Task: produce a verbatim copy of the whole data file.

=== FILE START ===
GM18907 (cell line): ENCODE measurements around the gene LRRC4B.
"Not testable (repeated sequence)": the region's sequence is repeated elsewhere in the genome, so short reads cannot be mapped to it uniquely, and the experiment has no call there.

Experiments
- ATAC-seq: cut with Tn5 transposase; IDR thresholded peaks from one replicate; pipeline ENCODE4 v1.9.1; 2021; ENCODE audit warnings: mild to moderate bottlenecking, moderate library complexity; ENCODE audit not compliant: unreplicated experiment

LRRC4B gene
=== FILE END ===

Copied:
GM18907 (cell line): ENCODE measurements around the gene LRRC4B.
"Not testable (repeated sequence)": the region's sequence is repeated elsewhere in the genome, so short reads cannot be mapped to it uniquely, and the experiment has no call there.

Experiments
- ATAC-seq: cut with Tn5 transposase; IDR thresholded peaks from one replicate; pipeline ENCODE4 v1.9.1; 2021; ENCODE audit warnings: mild to moderate bottlenecking, moderate library complexity; ENCODE audit not compliant: unreplicated experiment

LRRC4B gene